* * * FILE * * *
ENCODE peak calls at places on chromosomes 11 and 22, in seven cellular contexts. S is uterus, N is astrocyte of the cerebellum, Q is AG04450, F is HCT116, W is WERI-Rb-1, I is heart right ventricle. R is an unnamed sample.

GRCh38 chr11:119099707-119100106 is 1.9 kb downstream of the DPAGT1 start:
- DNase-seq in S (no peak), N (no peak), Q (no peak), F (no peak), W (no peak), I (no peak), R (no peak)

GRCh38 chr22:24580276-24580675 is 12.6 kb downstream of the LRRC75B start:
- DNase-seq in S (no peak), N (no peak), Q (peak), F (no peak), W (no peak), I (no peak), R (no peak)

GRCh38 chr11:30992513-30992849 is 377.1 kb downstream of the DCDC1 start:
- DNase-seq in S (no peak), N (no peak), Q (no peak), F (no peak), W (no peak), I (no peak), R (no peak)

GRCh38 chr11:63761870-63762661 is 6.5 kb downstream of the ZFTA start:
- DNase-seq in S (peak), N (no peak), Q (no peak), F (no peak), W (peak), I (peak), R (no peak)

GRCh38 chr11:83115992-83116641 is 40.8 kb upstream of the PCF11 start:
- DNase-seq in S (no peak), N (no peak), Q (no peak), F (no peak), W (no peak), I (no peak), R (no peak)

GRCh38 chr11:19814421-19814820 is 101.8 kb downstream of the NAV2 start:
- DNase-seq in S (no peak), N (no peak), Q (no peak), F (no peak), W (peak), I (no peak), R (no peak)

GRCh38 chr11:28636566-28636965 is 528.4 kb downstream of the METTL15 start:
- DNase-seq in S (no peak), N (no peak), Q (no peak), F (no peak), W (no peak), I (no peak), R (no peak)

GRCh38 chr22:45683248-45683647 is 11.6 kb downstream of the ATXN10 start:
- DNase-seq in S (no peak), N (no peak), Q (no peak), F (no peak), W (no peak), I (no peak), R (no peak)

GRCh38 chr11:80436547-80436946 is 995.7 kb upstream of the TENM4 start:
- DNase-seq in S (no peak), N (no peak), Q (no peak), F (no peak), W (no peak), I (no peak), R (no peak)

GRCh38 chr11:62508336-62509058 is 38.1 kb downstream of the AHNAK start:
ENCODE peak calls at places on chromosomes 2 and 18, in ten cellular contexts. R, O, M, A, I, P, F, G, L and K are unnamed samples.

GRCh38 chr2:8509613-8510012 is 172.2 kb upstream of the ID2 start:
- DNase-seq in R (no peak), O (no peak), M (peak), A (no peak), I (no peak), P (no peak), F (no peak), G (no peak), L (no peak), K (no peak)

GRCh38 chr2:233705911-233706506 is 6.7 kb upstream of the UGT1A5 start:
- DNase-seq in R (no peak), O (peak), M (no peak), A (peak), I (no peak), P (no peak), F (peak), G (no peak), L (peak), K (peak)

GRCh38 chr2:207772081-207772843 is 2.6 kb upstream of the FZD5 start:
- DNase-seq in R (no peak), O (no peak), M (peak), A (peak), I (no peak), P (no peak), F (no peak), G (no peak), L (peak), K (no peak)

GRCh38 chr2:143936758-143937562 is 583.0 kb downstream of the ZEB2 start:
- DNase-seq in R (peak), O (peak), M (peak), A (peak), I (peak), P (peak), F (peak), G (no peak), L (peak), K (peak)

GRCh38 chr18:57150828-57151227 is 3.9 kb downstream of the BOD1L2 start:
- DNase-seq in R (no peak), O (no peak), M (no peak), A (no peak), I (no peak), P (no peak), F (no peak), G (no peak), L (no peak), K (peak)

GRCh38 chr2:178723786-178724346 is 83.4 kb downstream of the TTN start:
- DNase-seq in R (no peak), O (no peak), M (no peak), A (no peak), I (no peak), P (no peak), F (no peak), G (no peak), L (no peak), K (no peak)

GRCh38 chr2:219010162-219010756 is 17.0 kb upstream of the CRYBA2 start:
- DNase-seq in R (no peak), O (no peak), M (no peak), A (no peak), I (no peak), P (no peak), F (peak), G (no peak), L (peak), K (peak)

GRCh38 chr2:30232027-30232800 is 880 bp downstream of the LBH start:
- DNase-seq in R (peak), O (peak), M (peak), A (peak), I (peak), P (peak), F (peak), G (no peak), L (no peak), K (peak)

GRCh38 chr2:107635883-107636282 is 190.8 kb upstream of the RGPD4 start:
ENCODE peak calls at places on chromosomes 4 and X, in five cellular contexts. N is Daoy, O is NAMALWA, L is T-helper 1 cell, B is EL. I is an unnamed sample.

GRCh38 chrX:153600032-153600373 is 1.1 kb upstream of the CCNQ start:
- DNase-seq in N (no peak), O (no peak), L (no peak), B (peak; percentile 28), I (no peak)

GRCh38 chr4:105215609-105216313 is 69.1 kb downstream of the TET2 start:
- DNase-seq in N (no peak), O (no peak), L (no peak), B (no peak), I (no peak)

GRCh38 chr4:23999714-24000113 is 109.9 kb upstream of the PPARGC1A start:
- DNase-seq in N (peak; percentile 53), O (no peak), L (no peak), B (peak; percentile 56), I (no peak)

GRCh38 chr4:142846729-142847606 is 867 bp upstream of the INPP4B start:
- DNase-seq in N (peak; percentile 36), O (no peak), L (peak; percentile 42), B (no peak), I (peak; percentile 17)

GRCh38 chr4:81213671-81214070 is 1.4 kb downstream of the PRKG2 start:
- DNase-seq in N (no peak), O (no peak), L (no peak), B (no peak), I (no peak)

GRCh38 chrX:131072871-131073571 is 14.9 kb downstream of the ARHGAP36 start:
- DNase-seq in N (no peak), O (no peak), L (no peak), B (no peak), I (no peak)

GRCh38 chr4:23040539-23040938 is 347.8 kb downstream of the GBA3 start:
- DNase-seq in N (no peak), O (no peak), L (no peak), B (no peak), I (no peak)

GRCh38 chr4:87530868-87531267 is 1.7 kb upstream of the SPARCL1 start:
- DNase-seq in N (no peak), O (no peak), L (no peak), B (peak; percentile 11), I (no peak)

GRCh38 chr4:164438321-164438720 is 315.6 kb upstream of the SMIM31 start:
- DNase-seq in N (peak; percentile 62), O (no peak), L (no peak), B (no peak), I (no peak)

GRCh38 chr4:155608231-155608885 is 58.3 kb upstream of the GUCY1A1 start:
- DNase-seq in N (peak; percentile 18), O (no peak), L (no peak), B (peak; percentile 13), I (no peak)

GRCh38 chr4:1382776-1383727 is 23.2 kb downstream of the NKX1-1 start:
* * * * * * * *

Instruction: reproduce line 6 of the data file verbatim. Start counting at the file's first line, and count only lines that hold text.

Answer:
GRCh38 chr11:30992513-30992849 is 377.1 kb downstream of the DCDC1 start: